ReformED' Brings Teachers' Stories To The Stage

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ReformED' Brings Teachers' Stories To The Stage

The University of SC Theatre Program, in partnership with the UofSC College of Education, will present ReformED, a brand-new play exposing the challenges of being a public school teacher in an ever-changing education landscape, November 11-14 at Longstreet Theatre.

Show times are at 7pm nightly, with audience talk-backs hosted after each performance. The performance on November 13th, to which SC legislators have been invited, will feature an expanded panel discussion moderated by UofSC Law Professor Derek Black. Admission is free. Tickets can be reserved in advance online at http://bit.ly/reformed_play. Longstreet Theatre is located at 1300 Greene St.

Written and directed by UofSC theatre professor Peter Duffy, ReformED is an unflinching portrait of the modern teacher experience based entirely on interviews and surveys conducted with educators across the US. The play introduces teachers Helen, Theresa, Carter, Dave and others, taking the audience on a journey through their school year. As the challenges of teaching in the age of educational reform come to light, they are faced with the decision of whether or not to remain in the profession. ReformED is not just a play for teachers; rather, it is a story for anyone who cares about how we educate the next generation, and an appeal for all of us to consider what it means to educate our children.

Duffy, who heads the Masters in Teaching Theatre track at the University, says the play's genesis began four years ago as he became frustrated with preparing his students for an increasingly uncertain professional life. "It started to feel a little unethical to train people to become teachers in a system that was changing so rapidly, and when the numbers of people leaving teaching were staggering," he says.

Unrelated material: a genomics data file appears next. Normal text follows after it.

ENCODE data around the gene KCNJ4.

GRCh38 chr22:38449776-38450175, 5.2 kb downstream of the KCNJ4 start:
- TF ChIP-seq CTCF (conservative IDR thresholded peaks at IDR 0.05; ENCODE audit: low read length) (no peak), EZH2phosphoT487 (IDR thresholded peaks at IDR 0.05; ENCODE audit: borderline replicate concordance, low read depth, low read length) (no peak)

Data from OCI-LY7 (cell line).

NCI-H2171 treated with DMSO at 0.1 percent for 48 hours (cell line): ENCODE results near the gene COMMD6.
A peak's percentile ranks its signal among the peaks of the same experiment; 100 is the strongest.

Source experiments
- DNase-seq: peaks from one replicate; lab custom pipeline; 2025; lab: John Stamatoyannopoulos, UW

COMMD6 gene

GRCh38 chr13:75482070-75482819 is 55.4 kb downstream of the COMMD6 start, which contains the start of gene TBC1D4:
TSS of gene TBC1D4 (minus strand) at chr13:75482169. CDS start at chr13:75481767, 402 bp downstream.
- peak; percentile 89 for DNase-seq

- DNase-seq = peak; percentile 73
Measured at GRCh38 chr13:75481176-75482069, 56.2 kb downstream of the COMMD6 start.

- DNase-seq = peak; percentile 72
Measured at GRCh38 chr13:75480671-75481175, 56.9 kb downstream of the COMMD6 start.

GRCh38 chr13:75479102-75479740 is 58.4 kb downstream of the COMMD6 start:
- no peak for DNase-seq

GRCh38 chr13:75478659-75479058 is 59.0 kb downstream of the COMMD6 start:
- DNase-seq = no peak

To give them a better understanding of life in the modern classroom, he tasked his students with interviewing teachers in the field. Those conversations, along with several years of additional interviews and teacher surveys, formed the basis of this new play.

"We went after it like qualitative research," says Duffy, "asking, 'What are the gaps in the research [on the teacher experience] that we're not getting?' We had heard all of the hard luck stories, but when it's given to you as statistical research, it's hard to understand what it really means to you as an educator. I wanted them to have an understanding of the conditions on the ground, so they could be better prepared to be an open and responsive educator."

He says there was a sense from the beginning that the information revealed through his and his students' research could be developed into a play, in essence bringing the research data -- and the individual stories behind the statistics -- to life.

"Honestly listening to teachers is often left out of the discourse," he says, "and these are stories that matter. Schooling is one of those topics that everybody thinks they understand because everybody has gone to school. But, unless you've spent time in schools in the last ten to fifteen years, you don't realize that it's a completely different place."

Duffy is quick to state that the play isn't "an hour and fifteen minutes of self-loathing and darkness;" instead, it's simply an honest portrait of life in today's public school system, with all its highs and lows. "There's incredible hope and optimism and joy existing alongside stories from teachers' and kids' lives that will just break your heart," he explains. "All of these things exist side by side, just as they do in the schools."

For this inaugural workshop production of ReformED, Duffy has cast a talented ensemble of UofSC student actors, including Damian Garrod, Marilyn Guy, Aubrey Houle, Tavis Jackson, Tayler Lenoir, Brendan Martyn, Jordan Pontelandolfo, Cory Michael Peeler, and Makayla Stitt. Also featured is professional actor Patti Walker.

"It's a timely play. Just in the past couple of years there have been teacher strikes in West Virginia and California, and we had the Red for Ed march here last May. It's particularly important now that state legislators are thinking about more educational reforms for SC to get teacher voices out there saying that increased pay is great, but if that's the only conversation you're having, you're not listening."



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